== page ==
By the way, if you like high prices for fishermen, do you also like high food costs for restaurants? Do you think the restaurant owners in Boston and New York prefer higher fish costs so that they can increase their menu prices for their clients? Do you think that the fish restaurants on the Boston Fish Pier are happy to see their fish costs increase? I think you should conduct a survey and see if higher fish prices paid to fisherman are universally desired. I myself am indifferent about fish prices. However, if fish prices go up too high, the restaurants will start to sell more pasta, beef, chicken and imported fish products that have been frozen and that are not packed under any kind of US regulatory supervision. It’s all very complicated and quite risky to predict outcomes from changes in fish regulatory policies.

  • Armando Estudante says:

    “Vessel owners have a choice between fishing under effort controls and fishing under the sector system”. That is called a Hobson’s choice.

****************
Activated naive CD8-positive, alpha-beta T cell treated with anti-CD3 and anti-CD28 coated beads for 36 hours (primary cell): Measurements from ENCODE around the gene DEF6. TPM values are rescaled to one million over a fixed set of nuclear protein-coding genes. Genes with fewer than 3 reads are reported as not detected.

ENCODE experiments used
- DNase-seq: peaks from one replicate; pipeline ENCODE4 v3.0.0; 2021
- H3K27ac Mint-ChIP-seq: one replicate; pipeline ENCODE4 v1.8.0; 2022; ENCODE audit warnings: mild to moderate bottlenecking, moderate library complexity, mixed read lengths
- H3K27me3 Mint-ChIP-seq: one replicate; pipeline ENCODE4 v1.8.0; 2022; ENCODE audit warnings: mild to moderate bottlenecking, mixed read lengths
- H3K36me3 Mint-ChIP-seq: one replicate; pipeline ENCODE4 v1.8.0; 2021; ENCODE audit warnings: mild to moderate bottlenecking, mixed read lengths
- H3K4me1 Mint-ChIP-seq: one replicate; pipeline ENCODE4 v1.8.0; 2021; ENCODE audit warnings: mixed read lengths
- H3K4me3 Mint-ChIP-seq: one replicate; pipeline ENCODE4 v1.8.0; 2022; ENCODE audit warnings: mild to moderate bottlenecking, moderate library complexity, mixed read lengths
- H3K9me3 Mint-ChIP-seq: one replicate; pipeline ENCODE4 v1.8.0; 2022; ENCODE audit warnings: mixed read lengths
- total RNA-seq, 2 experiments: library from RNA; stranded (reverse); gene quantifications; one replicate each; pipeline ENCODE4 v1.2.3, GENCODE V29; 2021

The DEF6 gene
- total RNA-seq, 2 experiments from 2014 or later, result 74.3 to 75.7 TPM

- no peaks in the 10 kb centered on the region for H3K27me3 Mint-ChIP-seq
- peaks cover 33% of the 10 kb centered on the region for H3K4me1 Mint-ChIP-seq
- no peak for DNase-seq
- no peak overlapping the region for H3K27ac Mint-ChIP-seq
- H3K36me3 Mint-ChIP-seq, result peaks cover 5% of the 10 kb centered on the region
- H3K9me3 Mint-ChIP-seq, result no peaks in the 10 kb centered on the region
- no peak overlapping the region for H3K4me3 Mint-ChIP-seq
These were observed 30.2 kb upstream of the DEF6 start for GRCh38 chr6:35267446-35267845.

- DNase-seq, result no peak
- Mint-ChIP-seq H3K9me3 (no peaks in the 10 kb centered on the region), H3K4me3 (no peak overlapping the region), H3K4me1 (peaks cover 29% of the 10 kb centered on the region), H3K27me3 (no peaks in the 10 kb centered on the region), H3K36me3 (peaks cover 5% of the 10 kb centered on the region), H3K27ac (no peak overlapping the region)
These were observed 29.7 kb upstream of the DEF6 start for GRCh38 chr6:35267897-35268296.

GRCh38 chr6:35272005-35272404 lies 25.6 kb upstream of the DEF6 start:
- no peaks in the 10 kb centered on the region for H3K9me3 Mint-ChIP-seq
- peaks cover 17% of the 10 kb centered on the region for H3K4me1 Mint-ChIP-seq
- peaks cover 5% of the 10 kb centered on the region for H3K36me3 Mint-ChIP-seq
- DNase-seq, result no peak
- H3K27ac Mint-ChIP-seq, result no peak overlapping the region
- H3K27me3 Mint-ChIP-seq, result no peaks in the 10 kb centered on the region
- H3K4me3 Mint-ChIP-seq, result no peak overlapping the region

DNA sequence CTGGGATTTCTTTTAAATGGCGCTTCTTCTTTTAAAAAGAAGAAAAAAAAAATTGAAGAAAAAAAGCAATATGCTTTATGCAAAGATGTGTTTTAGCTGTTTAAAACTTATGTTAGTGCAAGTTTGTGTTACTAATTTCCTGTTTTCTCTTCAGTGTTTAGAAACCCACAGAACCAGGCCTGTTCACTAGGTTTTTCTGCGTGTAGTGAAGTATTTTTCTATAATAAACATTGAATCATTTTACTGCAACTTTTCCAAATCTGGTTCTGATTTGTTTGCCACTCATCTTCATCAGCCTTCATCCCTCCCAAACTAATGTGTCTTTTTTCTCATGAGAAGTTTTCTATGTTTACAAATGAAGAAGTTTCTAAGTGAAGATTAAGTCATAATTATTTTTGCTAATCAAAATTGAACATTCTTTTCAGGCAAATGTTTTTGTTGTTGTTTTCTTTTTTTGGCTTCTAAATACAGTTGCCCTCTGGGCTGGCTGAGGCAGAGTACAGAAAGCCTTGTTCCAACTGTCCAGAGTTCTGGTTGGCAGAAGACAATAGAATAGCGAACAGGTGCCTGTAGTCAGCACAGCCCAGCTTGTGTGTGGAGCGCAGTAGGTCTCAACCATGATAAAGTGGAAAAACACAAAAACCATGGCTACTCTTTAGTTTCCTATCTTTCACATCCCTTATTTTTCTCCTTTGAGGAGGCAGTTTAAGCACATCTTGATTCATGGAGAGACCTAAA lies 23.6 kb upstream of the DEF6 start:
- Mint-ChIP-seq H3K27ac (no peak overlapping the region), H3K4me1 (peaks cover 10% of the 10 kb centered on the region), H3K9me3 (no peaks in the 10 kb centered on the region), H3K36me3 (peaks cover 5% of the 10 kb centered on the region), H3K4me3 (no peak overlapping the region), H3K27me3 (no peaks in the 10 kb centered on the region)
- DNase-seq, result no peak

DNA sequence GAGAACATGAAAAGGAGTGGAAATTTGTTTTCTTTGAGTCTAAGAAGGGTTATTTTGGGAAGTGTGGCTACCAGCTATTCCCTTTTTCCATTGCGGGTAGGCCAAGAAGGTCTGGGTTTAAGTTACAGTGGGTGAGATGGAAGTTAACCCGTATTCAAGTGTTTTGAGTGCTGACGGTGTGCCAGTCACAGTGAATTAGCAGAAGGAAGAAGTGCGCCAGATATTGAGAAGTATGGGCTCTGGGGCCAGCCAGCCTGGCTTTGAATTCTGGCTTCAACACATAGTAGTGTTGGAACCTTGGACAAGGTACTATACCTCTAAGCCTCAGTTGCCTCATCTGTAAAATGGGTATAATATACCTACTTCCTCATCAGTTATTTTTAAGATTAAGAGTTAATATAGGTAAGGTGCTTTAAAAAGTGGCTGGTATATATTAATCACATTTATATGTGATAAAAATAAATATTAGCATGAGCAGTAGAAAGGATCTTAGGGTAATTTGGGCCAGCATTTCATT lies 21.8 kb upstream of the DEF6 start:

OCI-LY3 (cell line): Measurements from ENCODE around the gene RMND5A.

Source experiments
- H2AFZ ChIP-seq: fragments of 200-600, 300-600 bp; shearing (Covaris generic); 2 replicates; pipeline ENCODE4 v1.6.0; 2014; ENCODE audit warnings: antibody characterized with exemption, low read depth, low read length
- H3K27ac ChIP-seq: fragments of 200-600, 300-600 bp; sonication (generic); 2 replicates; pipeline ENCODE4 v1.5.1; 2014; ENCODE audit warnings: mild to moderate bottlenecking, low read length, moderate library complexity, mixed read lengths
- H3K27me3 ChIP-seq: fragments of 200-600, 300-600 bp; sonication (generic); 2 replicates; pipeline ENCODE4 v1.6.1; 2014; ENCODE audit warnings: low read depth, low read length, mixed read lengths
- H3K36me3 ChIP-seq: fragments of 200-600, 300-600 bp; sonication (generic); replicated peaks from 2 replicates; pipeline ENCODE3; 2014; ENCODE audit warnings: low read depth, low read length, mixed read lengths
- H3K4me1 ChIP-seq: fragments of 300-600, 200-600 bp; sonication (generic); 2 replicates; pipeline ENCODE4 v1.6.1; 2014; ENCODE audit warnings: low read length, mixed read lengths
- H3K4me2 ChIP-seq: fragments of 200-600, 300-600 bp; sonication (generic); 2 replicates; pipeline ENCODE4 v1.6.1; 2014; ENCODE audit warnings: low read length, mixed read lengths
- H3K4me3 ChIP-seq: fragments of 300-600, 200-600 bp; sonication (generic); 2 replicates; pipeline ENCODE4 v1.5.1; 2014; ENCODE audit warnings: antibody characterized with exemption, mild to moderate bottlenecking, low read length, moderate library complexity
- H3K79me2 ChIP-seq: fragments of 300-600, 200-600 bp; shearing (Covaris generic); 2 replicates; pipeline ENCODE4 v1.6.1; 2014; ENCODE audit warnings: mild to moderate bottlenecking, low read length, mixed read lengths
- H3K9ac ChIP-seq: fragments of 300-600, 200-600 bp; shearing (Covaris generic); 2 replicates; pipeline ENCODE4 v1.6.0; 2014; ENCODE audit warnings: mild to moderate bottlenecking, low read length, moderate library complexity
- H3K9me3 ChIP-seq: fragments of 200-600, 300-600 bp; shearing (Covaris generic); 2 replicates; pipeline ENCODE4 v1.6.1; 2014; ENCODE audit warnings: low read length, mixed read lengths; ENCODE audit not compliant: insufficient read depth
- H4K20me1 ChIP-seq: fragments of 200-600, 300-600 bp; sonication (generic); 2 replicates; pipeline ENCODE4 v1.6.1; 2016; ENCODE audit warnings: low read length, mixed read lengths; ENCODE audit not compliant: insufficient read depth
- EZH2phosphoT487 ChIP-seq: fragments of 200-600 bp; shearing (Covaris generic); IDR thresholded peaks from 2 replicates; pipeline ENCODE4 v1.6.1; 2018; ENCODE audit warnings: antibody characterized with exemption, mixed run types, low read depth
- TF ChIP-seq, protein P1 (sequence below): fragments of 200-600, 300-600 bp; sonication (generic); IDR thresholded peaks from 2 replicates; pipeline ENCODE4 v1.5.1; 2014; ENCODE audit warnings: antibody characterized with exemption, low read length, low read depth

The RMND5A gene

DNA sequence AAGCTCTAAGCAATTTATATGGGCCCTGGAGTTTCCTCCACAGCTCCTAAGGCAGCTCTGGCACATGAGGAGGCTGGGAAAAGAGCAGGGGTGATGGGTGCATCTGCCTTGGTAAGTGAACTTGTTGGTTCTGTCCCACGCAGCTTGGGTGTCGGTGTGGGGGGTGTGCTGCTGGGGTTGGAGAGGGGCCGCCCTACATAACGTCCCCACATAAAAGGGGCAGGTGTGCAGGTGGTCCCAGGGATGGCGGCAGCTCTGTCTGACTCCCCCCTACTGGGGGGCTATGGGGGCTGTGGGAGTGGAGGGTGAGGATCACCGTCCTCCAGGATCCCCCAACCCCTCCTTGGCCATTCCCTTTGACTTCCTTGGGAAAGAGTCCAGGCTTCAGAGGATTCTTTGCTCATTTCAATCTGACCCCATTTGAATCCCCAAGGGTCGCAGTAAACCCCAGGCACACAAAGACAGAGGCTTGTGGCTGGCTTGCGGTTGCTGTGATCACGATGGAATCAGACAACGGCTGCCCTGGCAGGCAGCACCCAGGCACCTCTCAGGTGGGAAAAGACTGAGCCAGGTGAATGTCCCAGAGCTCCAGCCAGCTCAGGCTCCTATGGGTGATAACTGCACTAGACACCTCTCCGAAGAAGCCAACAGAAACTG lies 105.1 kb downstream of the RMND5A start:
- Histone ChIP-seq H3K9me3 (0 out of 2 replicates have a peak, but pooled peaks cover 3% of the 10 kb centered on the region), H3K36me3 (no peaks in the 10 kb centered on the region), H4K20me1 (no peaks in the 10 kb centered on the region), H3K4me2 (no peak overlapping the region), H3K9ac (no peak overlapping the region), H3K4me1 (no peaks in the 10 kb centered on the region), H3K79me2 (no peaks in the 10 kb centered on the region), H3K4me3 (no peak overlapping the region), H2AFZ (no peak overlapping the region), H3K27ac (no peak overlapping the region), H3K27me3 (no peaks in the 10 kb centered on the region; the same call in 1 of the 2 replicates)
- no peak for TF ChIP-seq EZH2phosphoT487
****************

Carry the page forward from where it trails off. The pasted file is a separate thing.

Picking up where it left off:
“They don’t own their quota now any more than they owned their days-at-sea”. The semantics are irrelevant Mr. Shelly. When Shares or DAS become tradable, the resource becomes separated, detached from the fishermen, from the families and from the community. It is the official invitation to control by alien capital. Of course “the ocean cannot support all the people that want to fish”. I’m in full agreement. It’s soooo crowded out there… I could do much better with owner operator boats only in the fisheries. Tradable shares skew the odds of survival from the competent fisherman to the smart investor. For the time being, tradable Catch Shares are allowing fleet operators to fleece their crews by charging them for quota and buying out disenfranchised owner operators that stayed off groundfish and ended up with small quota.
    What’s wrong with non tradable Catch Shares for fishermen only, Mr Shelley?

    • Peter Shelley says: